A correlation study of self-body cathexis of obese women and their attitudes toward physical activity Public Deposited

http://ir.library.oregonstate.edu/concern/graduate_thesis_or_dissertations/b8515r78v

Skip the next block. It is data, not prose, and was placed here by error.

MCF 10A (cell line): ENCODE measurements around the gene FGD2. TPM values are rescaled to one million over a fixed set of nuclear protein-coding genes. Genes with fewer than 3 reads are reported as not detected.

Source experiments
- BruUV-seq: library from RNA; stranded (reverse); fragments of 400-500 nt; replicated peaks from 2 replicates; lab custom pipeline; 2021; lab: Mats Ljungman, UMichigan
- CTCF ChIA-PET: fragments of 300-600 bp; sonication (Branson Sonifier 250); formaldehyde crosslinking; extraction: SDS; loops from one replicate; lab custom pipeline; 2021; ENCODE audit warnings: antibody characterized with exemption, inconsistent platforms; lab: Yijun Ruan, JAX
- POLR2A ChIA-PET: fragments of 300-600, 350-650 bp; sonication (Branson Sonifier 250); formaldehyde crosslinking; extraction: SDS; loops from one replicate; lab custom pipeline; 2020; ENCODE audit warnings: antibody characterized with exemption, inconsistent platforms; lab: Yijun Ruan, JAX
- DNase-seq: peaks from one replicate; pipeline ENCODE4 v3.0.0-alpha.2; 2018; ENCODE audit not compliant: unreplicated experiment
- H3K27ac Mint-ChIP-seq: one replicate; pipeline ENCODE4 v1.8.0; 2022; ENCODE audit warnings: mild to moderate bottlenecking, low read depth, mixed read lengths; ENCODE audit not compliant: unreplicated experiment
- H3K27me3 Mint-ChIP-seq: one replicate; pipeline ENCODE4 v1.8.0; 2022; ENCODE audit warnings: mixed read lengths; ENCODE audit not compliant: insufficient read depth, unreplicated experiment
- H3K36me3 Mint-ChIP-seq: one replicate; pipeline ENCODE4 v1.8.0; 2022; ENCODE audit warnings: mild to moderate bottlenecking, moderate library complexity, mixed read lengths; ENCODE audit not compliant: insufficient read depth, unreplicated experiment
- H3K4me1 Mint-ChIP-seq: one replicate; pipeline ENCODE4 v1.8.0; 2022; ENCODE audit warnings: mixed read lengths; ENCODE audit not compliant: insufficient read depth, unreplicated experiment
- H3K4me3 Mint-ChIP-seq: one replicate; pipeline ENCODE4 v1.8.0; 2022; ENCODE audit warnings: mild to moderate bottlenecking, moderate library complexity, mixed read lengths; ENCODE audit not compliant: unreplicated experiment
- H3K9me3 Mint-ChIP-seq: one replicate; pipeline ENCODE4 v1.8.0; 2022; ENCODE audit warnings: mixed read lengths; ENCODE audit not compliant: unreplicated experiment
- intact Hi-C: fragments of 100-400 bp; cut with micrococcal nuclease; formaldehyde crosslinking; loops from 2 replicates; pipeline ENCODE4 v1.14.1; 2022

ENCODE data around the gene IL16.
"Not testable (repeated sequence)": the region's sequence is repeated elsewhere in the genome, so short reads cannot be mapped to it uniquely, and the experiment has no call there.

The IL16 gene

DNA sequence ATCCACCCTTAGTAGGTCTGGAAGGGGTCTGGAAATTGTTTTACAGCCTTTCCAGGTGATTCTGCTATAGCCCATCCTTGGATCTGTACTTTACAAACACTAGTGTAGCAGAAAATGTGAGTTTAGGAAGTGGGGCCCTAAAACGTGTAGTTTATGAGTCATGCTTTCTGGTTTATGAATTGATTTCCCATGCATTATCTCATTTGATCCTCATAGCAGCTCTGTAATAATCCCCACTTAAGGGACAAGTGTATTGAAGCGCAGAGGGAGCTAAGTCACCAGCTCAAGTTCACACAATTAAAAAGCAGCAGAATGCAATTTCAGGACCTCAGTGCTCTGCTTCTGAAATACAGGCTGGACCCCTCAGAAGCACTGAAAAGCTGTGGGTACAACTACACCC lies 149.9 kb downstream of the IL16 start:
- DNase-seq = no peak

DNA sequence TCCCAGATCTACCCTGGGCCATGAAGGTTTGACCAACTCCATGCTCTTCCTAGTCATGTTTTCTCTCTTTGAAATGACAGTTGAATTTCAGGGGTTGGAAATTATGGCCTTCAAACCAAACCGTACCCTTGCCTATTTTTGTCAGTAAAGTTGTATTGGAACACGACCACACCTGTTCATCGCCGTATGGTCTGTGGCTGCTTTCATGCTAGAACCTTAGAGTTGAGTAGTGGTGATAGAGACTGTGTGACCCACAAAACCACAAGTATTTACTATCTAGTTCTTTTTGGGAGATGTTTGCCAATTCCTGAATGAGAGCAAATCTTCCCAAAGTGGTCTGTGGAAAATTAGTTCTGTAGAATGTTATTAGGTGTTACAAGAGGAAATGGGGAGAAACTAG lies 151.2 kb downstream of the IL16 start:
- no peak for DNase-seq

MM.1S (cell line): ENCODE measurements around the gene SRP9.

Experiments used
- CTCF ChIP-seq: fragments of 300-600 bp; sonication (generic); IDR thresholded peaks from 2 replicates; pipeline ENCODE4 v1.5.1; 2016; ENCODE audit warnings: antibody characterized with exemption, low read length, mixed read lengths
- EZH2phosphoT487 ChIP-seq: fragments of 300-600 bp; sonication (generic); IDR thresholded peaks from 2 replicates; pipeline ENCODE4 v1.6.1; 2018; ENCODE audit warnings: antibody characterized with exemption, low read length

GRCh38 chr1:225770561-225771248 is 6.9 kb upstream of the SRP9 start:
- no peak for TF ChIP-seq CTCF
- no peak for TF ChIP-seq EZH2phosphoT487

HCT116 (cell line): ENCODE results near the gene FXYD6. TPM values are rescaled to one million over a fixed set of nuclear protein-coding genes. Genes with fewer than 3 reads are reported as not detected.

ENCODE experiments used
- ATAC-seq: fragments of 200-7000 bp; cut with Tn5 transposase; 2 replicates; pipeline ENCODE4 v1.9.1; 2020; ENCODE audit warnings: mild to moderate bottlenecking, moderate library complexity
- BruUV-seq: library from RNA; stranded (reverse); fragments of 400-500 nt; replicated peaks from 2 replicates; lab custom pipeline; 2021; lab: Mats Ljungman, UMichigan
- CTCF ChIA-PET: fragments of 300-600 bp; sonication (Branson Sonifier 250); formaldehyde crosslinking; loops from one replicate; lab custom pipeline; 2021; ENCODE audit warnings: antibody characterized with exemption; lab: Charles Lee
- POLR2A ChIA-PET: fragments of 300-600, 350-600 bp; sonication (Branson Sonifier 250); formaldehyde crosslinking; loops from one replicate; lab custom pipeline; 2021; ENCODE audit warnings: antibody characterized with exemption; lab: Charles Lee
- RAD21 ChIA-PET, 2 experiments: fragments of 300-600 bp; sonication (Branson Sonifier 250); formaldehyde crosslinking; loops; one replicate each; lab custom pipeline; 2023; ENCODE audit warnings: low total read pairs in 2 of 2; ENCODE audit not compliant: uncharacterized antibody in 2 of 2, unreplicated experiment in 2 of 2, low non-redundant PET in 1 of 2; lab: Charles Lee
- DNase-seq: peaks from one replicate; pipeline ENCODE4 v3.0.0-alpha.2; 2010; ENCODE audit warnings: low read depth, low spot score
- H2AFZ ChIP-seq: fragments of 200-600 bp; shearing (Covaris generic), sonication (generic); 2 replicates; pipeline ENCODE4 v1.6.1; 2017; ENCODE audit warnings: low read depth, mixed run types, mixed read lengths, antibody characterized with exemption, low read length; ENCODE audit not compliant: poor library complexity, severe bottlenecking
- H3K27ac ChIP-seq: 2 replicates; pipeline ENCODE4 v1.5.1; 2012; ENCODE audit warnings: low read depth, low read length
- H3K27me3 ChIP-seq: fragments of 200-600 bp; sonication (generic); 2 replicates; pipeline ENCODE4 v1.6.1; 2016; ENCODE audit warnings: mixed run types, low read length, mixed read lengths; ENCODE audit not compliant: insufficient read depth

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  • The purpose of this study was to investigate the relationship between the self-body cathexis of obese women and their attitudes toward physical activity. Fifty inventories were used for the research in this project. The volunteer subjects' ages ranged from 18 to 45 with a mean age of 28.9 years. The subjects" weight ranged from 20 percent to 120 percent over desirable weight. The females were chosen on the basis of their current weight being 20 percent or more higher than their desirable weight, according to the chart developed by the Build and Blood Pressure Study (48). The measuring devices used were the Jourard and Secord Self-Body Cathexis Inventory and the Kenyon Attitude Toward Physical Activity Inventory. The data from the inventories were statistically analyzed using primarily the Pearson product moment correlation. The .05 level of significance was selected for rejecting, the null hypotheses. The results of the study revealed that the obese women surveyed had average feelings of satisfaction concerning their self and body images. These women had a highly significant positive relationship between their body and their self image. The women in this study who weighed less had a more positive body image. Also, the less the women weighed the more positive their attitude toward physical activity. In general these obese women believed that the positive aspects of physical activity included catharsis, a social experience, an ascetic experience, an improvement of one's health and fitness and the pursuit of vertigo. They did not believe that physical activity was an aesthetic experience. Those women who believed that physical activity was a social experience or to improve one's health and fitness also believed it was for the purpose of catharsis. There were no significant relationships between their attitude toward physical activity and their self or body cathexis.
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